Leaders of the 1000 Genomes Project announced today that three firms that have pioneered development of new sequencing technologies have joined the international effort to build the most detailed map to date of human genetic variation as a tool for medical research. The new participants are: 454 Life Sciences, a Roche company, Branford, Conn.; Applied Biosystems, an Applera Corp. business, Foster City, Calif.; and Illumina Inc., San Diego.
The 1000 Genomes Project, which was announced in January 2008, is an international research consortium that is creating a new map of the human genome that will provide a view of biomedically relevant DNA variations at a resolution unmatched by current resources. Organizations that have already committed major support to the project are: the Beijing Genomics Institute, Shenzhen, China; the Wellcome Trust Sanger Institute, Hinxton, Cambridge, U.K.; and the National Human Genome Research Institute (NHGRI), part of the National Institutes of Health. The NHGRI-supported work is being done by the institute's Large-Scale Sequencing Network, which includes the Human Genome Sequencing Center at Baylor College of Medicine, Houston; the Broad Institute of MIT and Harvard, Cambridge, Mass.; and the Washington University Genome Sequencing Center at Washington University School of Medicine, St. Louis.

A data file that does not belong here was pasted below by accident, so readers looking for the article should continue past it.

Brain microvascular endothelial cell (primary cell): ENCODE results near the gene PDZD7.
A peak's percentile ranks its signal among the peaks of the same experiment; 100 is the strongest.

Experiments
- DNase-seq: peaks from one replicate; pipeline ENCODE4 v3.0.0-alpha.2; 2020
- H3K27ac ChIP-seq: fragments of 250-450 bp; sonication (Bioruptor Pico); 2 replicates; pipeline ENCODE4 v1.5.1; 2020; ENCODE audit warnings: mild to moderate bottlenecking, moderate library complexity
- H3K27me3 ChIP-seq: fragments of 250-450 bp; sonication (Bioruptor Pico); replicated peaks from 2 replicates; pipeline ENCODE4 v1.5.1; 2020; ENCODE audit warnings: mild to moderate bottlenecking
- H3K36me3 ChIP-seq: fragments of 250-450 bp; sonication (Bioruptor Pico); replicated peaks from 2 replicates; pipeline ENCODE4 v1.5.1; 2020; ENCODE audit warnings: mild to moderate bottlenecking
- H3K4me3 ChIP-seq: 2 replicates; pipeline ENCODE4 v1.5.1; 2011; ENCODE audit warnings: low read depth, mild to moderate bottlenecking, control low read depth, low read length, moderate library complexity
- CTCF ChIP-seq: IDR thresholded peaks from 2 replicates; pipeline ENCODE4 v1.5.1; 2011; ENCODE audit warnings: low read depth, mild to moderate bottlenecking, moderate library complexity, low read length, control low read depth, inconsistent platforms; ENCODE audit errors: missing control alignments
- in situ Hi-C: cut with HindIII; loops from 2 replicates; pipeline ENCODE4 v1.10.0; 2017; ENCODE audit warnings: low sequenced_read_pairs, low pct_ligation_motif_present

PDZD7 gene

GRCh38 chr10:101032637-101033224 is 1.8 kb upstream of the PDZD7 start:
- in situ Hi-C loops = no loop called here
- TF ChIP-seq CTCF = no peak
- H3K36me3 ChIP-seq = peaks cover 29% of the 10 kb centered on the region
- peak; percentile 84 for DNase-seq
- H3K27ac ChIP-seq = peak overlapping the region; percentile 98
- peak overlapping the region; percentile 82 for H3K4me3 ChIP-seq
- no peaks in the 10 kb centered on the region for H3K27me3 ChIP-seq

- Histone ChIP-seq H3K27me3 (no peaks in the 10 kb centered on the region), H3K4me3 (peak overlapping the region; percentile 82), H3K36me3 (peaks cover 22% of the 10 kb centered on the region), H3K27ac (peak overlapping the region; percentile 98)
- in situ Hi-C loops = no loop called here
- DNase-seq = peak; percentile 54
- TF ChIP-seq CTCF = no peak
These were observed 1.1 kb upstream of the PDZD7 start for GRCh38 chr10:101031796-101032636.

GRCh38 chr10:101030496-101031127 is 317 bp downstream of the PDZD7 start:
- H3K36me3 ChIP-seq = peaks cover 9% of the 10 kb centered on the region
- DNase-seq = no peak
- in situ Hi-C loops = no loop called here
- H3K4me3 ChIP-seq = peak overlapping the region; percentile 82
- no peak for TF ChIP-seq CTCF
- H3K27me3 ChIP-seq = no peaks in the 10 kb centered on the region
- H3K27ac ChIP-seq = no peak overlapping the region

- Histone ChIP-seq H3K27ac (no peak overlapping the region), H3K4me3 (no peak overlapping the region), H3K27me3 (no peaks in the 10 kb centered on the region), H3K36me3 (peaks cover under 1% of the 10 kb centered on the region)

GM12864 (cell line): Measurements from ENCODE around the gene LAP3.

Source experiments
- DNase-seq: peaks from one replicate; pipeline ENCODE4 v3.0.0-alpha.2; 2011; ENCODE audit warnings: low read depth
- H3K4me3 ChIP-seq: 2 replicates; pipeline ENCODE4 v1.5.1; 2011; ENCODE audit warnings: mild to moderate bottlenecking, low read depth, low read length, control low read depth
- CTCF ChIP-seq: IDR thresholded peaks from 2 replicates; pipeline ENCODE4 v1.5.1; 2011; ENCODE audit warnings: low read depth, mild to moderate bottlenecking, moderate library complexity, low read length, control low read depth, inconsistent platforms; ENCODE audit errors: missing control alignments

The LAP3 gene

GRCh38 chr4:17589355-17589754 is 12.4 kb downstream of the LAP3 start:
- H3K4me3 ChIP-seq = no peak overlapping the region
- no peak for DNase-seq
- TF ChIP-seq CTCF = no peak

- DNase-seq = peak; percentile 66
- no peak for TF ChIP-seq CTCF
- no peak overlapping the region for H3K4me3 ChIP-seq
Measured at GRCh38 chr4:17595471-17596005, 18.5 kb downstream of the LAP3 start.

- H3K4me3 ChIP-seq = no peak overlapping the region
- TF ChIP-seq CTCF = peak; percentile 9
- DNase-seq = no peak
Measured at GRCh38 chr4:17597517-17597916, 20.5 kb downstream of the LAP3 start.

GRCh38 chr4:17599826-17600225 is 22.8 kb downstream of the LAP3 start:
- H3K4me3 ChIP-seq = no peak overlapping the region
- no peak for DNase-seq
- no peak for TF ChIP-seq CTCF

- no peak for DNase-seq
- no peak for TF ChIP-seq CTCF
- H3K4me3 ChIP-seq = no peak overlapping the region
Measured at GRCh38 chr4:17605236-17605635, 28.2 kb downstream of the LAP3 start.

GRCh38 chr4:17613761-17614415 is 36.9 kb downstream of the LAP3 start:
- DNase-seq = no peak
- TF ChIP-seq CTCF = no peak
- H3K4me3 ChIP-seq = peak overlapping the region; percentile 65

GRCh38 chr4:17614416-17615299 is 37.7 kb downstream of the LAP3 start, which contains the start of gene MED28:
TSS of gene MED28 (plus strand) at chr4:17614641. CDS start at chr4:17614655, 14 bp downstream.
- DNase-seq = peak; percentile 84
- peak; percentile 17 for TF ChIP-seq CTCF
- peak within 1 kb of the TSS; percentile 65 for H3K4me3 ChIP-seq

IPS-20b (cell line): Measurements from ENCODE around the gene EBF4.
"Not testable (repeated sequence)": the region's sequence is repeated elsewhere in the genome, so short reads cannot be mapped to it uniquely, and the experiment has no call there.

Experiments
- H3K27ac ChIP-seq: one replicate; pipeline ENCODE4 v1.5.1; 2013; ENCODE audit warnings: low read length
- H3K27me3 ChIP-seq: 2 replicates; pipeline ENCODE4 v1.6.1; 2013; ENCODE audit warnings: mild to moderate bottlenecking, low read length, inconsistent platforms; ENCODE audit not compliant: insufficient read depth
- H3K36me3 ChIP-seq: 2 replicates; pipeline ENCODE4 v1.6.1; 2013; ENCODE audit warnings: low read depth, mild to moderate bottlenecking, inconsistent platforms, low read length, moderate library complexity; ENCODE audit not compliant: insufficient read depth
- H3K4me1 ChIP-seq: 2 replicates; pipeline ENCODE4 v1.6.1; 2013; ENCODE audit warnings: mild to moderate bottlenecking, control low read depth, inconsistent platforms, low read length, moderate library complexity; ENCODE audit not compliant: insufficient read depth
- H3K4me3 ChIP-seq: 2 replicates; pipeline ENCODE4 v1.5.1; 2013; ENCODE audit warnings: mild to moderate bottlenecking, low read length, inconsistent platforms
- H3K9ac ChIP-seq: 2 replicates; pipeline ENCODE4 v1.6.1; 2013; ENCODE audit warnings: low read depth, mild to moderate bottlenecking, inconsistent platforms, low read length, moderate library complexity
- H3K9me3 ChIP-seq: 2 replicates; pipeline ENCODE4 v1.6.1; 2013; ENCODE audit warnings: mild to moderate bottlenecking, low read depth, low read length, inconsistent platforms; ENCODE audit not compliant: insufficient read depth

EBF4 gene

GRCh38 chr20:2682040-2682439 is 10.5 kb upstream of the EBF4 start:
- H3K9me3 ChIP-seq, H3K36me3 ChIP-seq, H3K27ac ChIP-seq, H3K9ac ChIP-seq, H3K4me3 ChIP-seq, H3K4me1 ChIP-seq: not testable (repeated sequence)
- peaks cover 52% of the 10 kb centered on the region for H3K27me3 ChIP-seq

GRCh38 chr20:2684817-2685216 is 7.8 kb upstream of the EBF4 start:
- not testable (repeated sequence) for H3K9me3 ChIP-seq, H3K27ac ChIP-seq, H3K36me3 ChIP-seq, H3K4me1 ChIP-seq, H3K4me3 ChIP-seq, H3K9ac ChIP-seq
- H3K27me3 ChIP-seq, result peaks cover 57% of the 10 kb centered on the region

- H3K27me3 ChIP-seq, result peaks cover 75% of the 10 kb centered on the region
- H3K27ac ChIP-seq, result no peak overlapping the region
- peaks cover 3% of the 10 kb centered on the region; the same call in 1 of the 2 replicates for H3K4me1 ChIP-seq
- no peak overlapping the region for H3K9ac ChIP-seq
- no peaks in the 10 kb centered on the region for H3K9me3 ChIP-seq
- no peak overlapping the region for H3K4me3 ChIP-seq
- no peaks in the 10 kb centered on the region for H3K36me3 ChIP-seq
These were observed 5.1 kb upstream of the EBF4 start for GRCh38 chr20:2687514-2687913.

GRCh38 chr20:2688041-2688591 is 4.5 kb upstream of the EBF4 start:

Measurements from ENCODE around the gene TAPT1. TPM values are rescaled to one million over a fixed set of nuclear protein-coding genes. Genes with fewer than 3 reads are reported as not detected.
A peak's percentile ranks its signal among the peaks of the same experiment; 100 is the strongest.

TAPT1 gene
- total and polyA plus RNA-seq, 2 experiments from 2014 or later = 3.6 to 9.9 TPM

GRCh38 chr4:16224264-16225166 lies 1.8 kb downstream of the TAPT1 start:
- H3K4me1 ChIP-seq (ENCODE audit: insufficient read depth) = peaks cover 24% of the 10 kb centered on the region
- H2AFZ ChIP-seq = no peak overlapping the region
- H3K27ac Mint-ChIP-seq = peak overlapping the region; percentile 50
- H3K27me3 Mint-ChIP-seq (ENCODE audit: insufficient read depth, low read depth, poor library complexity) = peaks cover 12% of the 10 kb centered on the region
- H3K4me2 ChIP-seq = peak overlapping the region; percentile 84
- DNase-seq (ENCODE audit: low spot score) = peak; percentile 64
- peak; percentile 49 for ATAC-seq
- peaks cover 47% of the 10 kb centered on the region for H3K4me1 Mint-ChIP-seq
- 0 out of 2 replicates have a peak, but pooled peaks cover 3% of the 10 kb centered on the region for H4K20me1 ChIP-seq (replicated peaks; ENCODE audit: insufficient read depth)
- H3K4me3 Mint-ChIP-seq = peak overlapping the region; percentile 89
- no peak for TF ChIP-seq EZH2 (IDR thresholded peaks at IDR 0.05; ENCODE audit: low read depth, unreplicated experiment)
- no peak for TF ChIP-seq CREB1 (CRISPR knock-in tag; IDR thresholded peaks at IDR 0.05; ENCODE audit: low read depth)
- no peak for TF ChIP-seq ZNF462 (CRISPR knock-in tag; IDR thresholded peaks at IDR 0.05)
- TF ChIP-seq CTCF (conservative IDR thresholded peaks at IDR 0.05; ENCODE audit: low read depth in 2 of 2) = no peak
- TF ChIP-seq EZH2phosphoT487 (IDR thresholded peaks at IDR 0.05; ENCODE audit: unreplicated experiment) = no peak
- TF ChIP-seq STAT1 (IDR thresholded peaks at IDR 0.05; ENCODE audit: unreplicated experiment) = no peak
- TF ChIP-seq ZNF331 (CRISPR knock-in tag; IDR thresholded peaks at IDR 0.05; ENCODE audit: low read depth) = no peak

"The additional sequencing capacity and expertise provided by the three companies in the pilot phase will enable us to explore the human genome with even greater depth and speed than we had originally envisioned, and will help us to optimize the design of the full study to follow," said Richard Durbin, Ph.D., of the Wellcome Trust Sanger Institute, who is co-chair of the consortium. "It is a win-win arrangement for all involved. The companies will gain an exciting opportunity to test their technologies on hundreds of samples of human DNA, and the project will obtain data and insight to achieve its goals in a more efficient
|Contact: Geoff Spencer|
NIH/National Human Genome Research Institute